For this your service, master, I you thank.
Go swim yourself; I'll stay upon the bank;

and was pushed in by Robin, who had put a bag of yarn in his bed, and now went off with, Ho, ho, hoh!
   Robin went as a fiddler to a wedding. When the candles came he blew them out, and giving the men boxes in the ears he set them a-fighting. He kissed the prettiest girls, and pinched the others, till he made them scratch one another like cats. When the posset was brought forth, he turned himself into a bear, and frightening them away, had it all to himself.
   At length his father who we now find, was king Obreon (i.e. Oberon),12 called him up out of his bed one night, and took him to where the fairies were dancing to the music of Tom Thumb's bagpipe, and thence to Fairy-land, where he "did show him many secrets which he never did open to the world."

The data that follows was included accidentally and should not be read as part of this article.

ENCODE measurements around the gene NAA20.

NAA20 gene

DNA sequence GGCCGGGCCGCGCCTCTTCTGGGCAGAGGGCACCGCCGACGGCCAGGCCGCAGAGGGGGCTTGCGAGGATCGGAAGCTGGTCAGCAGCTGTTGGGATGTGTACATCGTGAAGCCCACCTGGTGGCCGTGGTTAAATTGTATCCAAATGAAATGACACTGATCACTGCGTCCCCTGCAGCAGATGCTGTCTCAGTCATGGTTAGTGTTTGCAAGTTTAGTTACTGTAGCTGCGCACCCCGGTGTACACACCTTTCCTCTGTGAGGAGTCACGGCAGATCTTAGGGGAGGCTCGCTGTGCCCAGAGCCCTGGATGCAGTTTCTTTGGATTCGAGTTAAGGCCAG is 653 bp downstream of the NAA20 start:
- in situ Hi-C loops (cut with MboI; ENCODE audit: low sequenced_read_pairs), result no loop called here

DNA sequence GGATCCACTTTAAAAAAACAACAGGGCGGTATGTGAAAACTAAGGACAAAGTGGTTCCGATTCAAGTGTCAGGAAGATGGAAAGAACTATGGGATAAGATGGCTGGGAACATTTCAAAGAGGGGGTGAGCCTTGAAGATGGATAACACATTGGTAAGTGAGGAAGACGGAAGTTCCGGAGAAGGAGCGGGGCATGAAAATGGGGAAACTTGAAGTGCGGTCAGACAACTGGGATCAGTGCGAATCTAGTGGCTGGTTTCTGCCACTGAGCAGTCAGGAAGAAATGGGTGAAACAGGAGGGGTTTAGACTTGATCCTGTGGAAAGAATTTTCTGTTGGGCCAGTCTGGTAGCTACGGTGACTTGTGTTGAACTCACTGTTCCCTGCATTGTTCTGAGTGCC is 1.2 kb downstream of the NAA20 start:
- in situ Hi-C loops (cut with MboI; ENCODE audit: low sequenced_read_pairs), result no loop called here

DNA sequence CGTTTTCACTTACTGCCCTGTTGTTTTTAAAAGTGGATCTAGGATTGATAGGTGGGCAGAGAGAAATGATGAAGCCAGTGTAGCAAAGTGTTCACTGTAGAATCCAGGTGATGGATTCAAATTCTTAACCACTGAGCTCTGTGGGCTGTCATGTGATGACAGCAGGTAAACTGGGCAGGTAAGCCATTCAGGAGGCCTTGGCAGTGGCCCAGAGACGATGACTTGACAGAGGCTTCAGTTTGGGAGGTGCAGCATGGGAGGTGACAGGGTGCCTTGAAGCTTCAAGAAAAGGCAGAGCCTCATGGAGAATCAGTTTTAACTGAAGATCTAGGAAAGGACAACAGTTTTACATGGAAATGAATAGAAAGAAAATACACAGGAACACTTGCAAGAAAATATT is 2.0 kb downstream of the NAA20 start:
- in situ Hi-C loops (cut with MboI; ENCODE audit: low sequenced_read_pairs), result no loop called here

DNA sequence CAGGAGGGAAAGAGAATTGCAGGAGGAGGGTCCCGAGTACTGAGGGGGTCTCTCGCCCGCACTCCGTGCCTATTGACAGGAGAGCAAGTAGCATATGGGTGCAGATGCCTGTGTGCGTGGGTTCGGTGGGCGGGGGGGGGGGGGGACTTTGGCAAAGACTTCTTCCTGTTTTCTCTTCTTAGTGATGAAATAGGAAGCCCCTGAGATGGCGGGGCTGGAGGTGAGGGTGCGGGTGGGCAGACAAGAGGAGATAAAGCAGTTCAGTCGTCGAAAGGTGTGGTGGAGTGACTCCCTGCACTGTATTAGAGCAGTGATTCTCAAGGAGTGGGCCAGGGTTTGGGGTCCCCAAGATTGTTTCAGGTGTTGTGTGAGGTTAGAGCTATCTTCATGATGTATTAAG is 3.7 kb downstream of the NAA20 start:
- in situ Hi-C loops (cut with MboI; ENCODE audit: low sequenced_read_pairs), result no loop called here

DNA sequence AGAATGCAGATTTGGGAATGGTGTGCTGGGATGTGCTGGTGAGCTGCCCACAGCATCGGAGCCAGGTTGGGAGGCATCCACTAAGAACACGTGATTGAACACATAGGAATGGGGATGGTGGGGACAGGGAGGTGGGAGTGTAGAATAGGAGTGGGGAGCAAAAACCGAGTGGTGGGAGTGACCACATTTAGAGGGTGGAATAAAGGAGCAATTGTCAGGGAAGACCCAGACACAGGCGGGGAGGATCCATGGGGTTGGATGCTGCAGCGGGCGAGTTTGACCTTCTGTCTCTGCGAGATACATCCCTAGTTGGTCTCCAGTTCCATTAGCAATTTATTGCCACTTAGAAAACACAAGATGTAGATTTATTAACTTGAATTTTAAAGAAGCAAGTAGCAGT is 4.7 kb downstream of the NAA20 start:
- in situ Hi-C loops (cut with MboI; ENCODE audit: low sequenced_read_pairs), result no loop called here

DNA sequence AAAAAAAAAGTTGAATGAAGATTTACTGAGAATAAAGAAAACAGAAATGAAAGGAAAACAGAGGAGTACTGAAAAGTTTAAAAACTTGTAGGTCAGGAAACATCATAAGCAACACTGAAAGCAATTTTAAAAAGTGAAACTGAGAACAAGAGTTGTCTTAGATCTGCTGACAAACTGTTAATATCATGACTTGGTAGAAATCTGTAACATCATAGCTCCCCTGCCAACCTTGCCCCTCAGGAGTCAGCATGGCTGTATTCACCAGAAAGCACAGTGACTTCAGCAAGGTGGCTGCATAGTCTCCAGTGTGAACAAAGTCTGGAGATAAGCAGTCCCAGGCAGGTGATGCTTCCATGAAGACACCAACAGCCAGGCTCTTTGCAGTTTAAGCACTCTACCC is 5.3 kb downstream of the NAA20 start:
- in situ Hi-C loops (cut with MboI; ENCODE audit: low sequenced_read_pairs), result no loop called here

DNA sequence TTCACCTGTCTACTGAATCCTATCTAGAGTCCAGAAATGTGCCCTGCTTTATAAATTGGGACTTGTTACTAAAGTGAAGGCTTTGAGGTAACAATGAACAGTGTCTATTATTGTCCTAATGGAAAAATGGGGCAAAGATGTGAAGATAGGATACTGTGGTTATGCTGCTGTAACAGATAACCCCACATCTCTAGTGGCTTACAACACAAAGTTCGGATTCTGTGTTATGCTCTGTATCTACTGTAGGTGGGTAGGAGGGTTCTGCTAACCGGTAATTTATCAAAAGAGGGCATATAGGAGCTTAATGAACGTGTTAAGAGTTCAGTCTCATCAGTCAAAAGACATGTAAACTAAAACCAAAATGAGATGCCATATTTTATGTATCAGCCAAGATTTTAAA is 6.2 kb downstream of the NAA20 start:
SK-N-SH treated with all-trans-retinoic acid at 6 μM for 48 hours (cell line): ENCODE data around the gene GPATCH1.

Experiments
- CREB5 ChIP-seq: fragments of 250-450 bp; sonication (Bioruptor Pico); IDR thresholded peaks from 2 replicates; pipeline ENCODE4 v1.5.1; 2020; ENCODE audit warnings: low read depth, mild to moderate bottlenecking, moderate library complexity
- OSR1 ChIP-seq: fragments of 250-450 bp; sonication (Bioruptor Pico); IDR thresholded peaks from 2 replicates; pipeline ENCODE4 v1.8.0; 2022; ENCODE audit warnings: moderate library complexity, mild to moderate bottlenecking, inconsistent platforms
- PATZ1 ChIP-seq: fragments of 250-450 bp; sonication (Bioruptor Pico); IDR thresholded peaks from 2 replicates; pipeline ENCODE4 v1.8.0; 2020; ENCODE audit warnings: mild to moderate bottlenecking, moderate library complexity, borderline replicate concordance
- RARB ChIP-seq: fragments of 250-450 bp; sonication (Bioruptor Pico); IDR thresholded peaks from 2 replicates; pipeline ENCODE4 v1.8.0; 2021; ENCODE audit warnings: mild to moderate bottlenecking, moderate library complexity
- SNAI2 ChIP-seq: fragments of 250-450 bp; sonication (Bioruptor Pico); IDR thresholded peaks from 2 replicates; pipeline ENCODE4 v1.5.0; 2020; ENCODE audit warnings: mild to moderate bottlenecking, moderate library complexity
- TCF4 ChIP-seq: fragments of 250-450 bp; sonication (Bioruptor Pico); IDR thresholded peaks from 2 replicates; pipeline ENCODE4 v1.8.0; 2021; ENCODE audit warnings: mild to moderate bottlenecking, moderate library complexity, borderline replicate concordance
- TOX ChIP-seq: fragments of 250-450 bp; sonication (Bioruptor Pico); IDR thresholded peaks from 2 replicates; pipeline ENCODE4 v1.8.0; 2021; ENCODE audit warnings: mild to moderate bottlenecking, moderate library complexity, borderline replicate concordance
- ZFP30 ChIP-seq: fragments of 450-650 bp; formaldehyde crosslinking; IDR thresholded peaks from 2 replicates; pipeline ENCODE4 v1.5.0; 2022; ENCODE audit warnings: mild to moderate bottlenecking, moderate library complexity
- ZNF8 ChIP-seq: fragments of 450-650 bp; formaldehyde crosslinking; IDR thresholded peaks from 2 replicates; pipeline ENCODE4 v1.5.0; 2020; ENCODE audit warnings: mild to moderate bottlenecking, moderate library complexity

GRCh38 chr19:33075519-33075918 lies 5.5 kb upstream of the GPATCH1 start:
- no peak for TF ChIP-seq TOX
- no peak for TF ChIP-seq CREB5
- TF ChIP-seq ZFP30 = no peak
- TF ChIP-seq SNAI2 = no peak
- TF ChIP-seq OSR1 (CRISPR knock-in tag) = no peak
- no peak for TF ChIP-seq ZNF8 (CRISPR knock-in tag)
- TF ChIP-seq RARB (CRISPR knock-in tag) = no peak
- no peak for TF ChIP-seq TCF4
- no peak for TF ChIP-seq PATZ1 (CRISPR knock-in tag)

In the same work Sib says of the woman-fairies:
"To walk nightly as do the men-fairies we use not; but now and then we go together, and at good housewives' fires we warm our fairy children.13 If we find clean water and clean towels we leave them money, either in their basins, or in their shoes; but if we find no clean water in their houses, we wash our children in their pottage, milk, or beer, or whatever we find: for the sluts that have not such things fitting, we wash their faces and hands with a gilded child's clout, or else carry them to some river and duck them over head and ears. We often use to dwell in some great hill, and from thence we do lend money to any poor man or woman that hath need; but if they bring it not again at the day appointed, we do not only punish them with pinching, but also in their goods, so that they never thrive till they have paid us."
   The learned and strong-minded Reginald Scot, thus notices the superstitions of his own and the preceding age.14